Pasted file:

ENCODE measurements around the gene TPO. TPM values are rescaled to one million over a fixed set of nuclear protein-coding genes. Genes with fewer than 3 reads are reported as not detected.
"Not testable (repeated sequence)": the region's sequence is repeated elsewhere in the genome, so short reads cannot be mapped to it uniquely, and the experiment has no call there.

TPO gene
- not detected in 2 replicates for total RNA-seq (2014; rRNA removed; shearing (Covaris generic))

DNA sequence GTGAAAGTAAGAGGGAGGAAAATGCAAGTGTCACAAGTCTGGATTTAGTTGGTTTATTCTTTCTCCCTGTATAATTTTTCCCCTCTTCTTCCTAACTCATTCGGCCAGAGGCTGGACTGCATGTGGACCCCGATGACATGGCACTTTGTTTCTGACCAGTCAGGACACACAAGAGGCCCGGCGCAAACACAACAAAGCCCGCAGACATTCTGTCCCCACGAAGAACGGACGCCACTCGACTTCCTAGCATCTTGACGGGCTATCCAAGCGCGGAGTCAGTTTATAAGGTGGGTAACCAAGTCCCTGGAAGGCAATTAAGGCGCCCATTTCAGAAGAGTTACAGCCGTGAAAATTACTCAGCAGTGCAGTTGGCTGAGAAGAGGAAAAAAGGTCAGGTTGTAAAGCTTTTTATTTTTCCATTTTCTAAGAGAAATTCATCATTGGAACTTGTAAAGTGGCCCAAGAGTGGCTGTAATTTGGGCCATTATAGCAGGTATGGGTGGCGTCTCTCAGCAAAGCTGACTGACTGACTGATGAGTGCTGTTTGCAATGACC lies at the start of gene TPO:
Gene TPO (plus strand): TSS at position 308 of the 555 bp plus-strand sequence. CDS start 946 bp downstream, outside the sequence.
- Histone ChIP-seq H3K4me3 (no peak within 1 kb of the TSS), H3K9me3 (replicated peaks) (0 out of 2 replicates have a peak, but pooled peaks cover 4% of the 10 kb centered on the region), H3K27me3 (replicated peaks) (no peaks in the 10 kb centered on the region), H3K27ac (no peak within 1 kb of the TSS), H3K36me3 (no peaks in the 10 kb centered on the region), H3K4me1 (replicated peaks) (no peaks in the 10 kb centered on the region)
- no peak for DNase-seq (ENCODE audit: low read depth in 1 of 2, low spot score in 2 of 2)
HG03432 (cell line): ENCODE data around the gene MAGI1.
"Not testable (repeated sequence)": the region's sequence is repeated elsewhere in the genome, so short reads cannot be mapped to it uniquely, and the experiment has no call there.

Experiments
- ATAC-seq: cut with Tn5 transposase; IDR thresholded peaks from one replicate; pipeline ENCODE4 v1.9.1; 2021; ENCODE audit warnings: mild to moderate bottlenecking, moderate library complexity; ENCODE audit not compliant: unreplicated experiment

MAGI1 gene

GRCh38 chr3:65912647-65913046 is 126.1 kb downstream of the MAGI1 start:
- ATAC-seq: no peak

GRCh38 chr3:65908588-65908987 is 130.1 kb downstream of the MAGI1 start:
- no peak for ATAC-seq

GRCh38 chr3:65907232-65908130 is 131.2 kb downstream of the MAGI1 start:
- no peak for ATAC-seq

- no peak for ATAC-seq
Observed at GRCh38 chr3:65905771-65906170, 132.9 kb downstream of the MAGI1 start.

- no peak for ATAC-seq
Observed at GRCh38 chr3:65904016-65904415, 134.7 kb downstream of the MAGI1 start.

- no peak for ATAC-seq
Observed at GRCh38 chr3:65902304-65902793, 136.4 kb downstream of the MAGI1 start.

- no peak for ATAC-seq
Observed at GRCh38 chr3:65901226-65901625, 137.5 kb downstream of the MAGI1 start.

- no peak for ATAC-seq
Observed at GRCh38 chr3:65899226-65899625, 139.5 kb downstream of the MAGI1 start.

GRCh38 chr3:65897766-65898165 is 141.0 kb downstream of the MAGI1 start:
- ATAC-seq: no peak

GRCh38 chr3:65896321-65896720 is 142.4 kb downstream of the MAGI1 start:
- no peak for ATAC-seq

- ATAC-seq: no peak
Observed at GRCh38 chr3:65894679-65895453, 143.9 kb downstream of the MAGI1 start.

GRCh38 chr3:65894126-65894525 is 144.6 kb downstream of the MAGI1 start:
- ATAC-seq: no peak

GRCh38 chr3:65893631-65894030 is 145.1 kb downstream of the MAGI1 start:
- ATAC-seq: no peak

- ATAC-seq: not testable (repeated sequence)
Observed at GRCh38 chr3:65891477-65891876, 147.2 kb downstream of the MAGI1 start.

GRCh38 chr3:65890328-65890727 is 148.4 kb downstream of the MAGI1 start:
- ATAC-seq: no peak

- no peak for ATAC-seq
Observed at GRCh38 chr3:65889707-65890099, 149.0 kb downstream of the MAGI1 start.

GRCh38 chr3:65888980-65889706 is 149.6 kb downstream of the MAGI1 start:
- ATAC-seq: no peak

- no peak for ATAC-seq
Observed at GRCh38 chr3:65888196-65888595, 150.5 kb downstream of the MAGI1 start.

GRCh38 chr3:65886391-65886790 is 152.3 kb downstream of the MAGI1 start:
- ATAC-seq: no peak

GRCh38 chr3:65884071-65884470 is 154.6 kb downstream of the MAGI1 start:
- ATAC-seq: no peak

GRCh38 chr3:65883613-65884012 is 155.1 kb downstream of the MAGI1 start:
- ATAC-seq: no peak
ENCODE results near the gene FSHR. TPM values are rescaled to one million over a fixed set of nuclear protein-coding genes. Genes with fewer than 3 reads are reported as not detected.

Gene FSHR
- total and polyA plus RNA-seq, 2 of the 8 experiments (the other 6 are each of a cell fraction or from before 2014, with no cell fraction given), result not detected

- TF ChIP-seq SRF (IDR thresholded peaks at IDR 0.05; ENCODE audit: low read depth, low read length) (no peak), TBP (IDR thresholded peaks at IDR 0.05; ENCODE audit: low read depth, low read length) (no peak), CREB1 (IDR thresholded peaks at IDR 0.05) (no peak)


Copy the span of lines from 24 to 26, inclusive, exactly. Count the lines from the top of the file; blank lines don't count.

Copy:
- no peak for ATAC-seq
Observed at GRCh38 chr3:65902304-65902793, 136.4 kb downstream of the MAGI1 start.

- no peak for ATAC-seq